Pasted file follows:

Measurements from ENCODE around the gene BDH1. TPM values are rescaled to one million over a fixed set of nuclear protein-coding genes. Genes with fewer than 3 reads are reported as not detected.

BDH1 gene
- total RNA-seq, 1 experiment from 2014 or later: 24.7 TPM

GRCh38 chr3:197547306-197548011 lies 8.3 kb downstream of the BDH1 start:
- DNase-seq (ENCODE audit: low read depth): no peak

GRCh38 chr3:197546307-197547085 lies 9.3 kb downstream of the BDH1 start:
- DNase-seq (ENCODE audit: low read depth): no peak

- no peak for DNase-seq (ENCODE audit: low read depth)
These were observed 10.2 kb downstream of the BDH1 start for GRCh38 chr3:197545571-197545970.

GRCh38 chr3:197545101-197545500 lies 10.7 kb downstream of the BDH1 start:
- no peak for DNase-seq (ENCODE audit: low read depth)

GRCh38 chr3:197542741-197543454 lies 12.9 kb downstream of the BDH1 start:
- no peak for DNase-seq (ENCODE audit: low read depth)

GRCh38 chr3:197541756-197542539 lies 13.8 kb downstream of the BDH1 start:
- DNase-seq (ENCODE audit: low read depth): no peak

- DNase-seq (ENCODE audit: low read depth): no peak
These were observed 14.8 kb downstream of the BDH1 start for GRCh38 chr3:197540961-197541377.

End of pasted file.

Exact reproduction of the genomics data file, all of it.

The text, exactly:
Measurements from ENCODE around the gene BDH1. TPM values are rescaled to one million over a fixed set of nuclear protein-coding genes. Genes with fewer than 3 reads are reported as not detected.

BDH1 gene
- total RNA-seq, 1 experiment from 2014 or later: 24.7 TPM

GRCh38 chr3:197547306-197548011 lies 8.3 kb downstream of the BDH1 start:
- DNase-seq (ENCODE audit: low read depth): no peak

GRCh38 chr3:197546307-197547085 lies 9.3 kb downstream of the BDH1 start:
- DNase-seq (ENCODE audit: low read depth): no peak

- no peak for DNase-seq (ENCODE audit: low read depth)
These were observed 10.2 kb downstream of the BDH1 start for GRCh38 chr3:197545571-197545970.

GRCh38 chr3:197545101-197545500 lies 10.7 kb downstream of the BDH1 start:
- no peak for DNase-seq (ENCODE audit: low read depth)

GRCh38 chr3:197542741-197543454 lies 12.9 kb downstream of the BDH1 start:
- no peak for DNase-seq (ENCODE audit: low read depth)

GRCh38 chr3:197541756-197542539 lies 13.8 kb downstream of the BDH1 start:
- DNase-seq (ENCODE audit: low read depth): no peak

- DNase-seq (ENCODE audit: low read depth): no peak
These were observed 14.8 kb downstream of the BDH1 start for GRCh38 chr3:197540961-197541377.